- Date of Brass:
- London: Christopher Grigge
The brass of Arthur Dericote is set in a Purbeck marble panel of a type much used in the second half of the sixteenth century for wall-mounted brasses. The alabaster shield appears to be a later replacement of a brass one. Although he is depicted in armour, Dericote was a London draper. He was received a grant of arms five years before his death. He had started life as the son of Humphrey Dericote, a Worcester dyer, who died in 1524, and was presumably apprenticed to a London draper, gaining the freedom of the City of London and membership of the Drapers Company. He evidently enjoyed a very successful career as a draper, as the large sums of money left in his will indicate. The brass names his wives as Marie, Eme, Margarete and Jone. He married the latter three by licence, Emme Butler of the diocese of London on 11 January 1544/5, Margaret Fullwood, widow, on 25 November 1547 and Joan Rosse of St. Mary Woolchurch on 5 July 1554. He acquired land in Hackney in 1557. Only Joan is shown with children on the brass. Of her two sons, only Thomas was alive when his father made his will in September 1562. Arthur also had two unmarried daughters, both under twenty-one. One of them, Tomasin, is commemorated on a brass at Stoke Prior in Worcestershire with her husband, Robert Smith, a London draper, died 1609, and his second wife. As the will mentions a son in law, Henry Browne, and another daughter who was the wife of John Hollowey, he must have had daughters by his first wife, Mary. Throughout the will, his surname is written as Dedicote.
Arthur Dericote's funeral was recorded in the diary written by Henry Machyn, a London citizen:
The xviij day of November was bered at Hakenay master Dedycott sqwyre and draper of London, and ther he gayff to (blank) pore men xxiiij gownes of rattes coler of vijs. the yerd, and had a penon of armes and cott armur, and master Rychemond was the harold; and he gayff mony blake gownes a xx . . . and ij dosen of skochyons of armes, and ther was a xx [of the] clarkes of London syngyng, and ther dyd pryche master (blank); and ther was the masters of the hospetall with gren stayffes; master Avenon and master Mynors cheyff mornars; and after to ys plase to dener.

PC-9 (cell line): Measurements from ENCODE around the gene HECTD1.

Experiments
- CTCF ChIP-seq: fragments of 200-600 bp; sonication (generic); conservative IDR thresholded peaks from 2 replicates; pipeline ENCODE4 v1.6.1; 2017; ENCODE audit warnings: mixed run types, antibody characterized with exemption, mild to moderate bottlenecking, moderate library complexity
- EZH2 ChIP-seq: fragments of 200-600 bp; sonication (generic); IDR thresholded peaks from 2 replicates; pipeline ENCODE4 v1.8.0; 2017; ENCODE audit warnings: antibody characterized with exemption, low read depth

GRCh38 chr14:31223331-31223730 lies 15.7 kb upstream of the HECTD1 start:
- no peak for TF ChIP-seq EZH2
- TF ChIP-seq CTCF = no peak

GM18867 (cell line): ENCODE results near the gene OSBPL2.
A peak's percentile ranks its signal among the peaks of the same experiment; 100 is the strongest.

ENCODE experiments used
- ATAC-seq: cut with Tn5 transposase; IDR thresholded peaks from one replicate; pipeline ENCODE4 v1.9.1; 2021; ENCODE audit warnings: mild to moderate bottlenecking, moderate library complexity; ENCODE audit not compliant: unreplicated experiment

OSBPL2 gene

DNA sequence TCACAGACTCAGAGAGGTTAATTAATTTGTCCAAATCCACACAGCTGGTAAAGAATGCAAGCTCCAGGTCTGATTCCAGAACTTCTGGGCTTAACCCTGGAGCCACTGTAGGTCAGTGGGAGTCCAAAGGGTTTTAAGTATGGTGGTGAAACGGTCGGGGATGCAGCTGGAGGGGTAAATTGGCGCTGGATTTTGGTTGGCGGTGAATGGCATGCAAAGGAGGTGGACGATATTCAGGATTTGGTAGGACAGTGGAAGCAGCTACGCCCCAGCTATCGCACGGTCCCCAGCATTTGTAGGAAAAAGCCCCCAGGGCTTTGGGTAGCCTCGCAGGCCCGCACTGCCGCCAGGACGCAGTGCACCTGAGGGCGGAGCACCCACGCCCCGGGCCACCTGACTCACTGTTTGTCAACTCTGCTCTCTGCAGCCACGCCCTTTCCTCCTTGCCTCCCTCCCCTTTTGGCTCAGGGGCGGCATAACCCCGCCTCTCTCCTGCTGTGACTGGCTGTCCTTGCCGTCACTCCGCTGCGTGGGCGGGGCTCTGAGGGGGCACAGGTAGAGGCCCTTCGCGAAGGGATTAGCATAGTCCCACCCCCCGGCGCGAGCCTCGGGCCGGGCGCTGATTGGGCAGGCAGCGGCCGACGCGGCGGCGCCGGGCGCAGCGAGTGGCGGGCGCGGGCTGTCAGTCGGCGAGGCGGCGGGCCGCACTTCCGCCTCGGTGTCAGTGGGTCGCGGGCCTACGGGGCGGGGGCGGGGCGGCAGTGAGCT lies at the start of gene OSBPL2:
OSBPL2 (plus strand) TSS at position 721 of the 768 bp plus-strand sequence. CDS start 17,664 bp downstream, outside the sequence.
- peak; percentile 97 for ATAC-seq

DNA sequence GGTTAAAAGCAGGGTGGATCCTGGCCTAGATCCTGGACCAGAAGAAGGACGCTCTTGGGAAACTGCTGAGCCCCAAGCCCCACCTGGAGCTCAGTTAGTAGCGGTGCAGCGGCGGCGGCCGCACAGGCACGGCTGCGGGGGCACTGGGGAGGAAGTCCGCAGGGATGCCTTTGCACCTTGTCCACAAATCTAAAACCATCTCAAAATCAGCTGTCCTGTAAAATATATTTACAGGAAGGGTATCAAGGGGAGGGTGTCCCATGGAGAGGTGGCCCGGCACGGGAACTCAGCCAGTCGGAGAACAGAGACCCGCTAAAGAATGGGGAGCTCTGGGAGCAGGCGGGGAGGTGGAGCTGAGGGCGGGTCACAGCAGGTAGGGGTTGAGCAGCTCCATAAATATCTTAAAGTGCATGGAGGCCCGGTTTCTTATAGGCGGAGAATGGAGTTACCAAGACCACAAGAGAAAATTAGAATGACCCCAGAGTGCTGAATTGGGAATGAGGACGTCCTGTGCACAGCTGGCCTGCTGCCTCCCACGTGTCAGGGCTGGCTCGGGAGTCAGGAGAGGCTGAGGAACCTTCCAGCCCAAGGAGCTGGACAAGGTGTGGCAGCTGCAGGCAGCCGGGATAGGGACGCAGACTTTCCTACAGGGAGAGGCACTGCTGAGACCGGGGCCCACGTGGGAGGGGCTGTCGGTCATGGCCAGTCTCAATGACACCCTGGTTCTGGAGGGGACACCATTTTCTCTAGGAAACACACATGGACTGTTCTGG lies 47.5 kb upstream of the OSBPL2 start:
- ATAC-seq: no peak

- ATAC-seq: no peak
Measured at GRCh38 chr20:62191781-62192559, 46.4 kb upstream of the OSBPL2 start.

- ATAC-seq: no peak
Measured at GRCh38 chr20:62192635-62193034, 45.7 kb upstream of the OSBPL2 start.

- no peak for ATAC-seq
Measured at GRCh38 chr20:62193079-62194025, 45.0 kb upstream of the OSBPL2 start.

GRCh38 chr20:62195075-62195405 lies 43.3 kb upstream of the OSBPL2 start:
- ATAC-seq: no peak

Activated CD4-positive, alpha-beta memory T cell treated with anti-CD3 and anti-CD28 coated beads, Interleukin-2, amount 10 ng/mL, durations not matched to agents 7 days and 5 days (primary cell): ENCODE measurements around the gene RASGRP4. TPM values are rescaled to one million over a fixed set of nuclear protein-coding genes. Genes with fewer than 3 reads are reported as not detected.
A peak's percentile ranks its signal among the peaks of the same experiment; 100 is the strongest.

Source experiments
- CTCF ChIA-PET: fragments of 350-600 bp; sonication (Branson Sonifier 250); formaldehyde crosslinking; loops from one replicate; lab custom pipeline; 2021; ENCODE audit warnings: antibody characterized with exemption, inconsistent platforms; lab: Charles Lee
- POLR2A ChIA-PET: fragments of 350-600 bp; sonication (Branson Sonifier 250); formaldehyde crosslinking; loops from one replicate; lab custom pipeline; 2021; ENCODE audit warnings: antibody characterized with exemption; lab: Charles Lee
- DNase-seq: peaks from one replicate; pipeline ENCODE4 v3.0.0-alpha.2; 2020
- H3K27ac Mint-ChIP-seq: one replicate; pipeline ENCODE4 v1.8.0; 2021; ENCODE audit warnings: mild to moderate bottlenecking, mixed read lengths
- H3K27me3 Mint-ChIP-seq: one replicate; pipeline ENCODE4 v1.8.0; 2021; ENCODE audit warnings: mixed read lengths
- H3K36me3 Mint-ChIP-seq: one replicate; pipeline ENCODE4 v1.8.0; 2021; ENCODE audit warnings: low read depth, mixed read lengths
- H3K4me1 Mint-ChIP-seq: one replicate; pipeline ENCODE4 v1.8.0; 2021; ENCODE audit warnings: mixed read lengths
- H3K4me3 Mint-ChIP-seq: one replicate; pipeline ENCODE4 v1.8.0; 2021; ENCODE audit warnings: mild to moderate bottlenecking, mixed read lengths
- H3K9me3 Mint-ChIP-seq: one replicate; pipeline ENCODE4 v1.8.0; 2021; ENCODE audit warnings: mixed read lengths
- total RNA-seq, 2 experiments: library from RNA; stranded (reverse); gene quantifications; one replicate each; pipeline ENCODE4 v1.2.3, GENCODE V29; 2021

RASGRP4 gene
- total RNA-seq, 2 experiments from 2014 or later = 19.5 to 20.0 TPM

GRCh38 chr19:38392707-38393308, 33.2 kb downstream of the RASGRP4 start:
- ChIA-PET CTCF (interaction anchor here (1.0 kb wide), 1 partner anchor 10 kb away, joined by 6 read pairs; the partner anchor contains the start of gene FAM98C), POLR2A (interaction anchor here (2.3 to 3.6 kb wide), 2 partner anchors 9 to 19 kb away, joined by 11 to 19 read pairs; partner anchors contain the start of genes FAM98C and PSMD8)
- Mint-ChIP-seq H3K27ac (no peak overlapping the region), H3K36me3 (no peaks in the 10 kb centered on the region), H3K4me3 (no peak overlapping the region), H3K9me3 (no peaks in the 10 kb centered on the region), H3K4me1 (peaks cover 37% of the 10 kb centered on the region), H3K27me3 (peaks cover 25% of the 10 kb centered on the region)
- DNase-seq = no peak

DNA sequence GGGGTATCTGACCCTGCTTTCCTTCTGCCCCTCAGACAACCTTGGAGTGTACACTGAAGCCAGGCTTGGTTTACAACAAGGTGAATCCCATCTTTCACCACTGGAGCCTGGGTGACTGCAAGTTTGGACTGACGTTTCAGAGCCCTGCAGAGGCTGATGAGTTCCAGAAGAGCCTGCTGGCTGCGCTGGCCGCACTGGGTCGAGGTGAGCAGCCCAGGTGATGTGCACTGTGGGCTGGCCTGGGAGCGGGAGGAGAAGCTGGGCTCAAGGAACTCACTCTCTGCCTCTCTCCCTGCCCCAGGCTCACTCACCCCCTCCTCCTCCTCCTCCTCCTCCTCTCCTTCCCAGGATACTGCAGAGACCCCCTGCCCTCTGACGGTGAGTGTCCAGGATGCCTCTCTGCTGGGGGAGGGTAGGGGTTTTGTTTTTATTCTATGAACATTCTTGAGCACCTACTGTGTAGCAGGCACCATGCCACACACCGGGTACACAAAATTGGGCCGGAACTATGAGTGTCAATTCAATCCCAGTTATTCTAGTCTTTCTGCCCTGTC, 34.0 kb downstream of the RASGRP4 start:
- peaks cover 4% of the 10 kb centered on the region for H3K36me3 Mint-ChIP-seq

Arthur Dericote's will was proved by his chief mourners, Alexander Avenon, Alderman of London, who, like Dericote, had been born in Worcestershire, and John Mynors, a fellow draper. The brass was in place by the following year when a receipt recorded ' Paid Christopher Grigge for a stone to be set in the wall where the said Arthur Dedicote lieth buried £3.6.8 '. Christopher Grigge was a marbler who lived in the parish of St Botolph Aldersgate. The brass was installed in the medieval parish church and remained there long after the new church was built in the 1790s. Shortly before 1880 it was finally removed to a vestibule off the entrance to the new church. The inscription reads:
Here under fote lieth Arthure Dericote who buried was of late
Of London Somtyme Citizen, and of Esquiers state.
Of Drapers whilome Cõpanie, but laste of Hackneie towne
A parisshner he was full good, all vice he leaid a downe.
Wives fower by mariage had, that lawfull was and righte
Marie, Eme, and Margarete, and Jane the fourthe she highte.
By whome two children heare he had, and ended then his lyfe
The xii day of November moneth, one childe alive and wyfe.
A thousand and five Hundered, and Sixtie yeares and two
Sence Christes Incarnacion he ganne to live a newe
God graunt to Christians all of life such race to rune
That at the lenghe thei may receave of Christ a Joyfull Dome.
The Diary of Henry Machyn, J.G. Nichols (editor),1848, 296
'A Biographical Dictionary of London Tomb Sculptors, c. 1560 – c. 1660: Addenda and Corrigenda', Adam White, The Walpole Society, volume 71 (2009), 338
Copyright: Jon Bayliss
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